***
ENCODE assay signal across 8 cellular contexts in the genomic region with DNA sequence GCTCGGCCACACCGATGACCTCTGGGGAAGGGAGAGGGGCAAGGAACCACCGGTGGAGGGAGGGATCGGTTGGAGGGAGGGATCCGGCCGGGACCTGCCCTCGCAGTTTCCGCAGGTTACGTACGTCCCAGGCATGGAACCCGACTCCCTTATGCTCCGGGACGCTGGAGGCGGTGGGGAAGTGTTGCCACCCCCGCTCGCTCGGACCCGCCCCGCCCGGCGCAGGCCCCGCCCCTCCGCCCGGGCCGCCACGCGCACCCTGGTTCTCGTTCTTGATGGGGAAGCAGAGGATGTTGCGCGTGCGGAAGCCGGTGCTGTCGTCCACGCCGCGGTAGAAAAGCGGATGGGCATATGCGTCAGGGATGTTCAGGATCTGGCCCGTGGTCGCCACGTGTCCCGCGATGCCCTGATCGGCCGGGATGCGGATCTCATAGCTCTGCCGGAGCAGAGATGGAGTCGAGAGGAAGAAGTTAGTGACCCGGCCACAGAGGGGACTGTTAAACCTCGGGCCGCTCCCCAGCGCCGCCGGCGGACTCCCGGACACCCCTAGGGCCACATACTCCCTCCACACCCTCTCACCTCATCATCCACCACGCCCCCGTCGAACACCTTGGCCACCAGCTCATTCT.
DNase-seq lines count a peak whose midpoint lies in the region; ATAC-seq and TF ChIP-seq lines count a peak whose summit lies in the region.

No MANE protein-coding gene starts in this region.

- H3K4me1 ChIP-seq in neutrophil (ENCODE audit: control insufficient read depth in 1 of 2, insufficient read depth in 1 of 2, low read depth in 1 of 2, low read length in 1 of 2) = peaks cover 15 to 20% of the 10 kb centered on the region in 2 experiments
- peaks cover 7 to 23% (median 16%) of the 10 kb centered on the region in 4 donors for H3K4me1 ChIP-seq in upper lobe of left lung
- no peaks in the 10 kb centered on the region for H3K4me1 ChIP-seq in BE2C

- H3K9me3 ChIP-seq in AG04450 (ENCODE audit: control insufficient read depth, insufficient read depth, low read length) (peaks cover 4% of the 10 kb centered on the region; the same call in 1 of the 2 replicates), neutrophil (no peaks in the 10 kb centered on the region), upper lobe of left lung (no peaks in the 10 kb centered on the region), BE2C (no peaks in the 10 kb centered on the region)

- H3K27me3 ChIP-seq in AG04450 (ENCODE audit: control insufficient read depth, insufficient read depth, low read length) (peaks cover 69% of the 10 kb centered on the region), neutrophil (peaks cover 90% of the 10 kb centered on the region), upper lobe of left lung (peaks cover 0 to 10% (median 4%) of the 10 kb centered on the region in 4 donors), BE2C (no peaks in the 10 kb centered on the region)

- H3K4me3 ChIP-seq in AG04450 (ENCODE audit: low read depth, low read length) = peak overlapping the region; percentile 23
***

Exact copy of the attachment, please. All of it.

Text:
ENCODE assay signal across 8 cellular contexts in the genomic region with DNA sequence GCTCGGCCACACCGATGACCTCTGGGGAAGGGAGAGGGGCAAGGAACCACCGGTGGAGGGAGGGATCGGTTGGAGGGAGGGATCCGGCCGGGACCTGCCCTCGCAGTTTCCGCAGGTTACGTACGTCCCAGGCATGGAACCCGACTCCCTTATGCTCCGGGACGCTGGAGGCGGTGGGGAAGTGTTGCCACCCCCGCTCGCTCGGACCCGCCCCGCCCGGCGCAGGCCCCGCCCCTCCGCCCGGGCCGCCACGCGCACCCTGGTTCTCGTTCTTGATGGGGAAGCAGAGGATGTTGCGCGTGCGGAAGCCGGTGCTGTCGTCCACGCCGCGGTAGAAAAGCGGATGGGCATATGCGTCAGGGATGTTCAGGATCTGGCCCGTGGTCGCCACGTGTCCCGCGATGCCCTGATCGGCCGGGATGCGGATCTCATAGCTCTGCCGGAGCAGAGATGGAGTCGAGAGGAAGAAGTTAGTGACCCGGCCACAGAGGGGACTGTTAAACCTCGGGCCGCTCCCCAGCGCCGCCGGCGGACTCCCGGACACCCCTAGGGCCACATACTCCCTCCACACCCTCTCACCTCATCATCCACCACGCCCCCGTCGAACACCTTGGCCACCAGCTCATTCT.
DNase-seq lines count a peak whose midpoint lies in the region; ATAC-seq and TF ChIP-seq lines count a peak whose summit lies in the region.

No MANE protein-coding gene starts in this region.

- H3K4me1 ChIP-seq in neutrophil (ENCODE audit: control insufficient read depth in 1 of 2, insufficient read depth in 1 of 2, low read depth in 1 of 2, low read length in 1 of 2) = peaks cover 15 to 20% of the 10 kb centered on the region in 2 experiments
- peaks cover 7 to 23% (median 16%) of the 10 kb centered on the region in 4 donors for H3K4me1 ChIP-seq in upper lobe of left lung
- no peaks in the 10 kb centered on the region for H3K4me1 ChIP-seq in BE2C

- H3K9me3 ChIP-seq in AG04450 (ENCODE audit: control insufficient read depth, insufficient read depth, low read length) (peaks cover 4% of the 10 kb centered on the region; the same call in 1 of the 2 replicates), neutrophil (no peaks in the 10 kb centered on the region), upper lobe of left lung (no peaks in the 10 kb centered on the region), BE2C (no peaks in the 10 kb centered on the region)

- H3K27me3 ChIP-seq in AG04450 (ENCODE audit: control insufficient read depth, insufficient read depth, low read length) (peaks cover 69% of the 10 kb centered on the region), neutrophil (peaks cover 90% of the 10 kb centered on the region), upper lobe of left lung (peaks cover 0 to 10% (median 4%) of the 10 kb centered on the region in 4 donors), BE2C (no peaks in the 10 kb centered on the region)

- H3K4me3 ChIP-seq in AG04450 (ENCODE audit: low read depth, low read length) = peak overlapping the region; percentile 23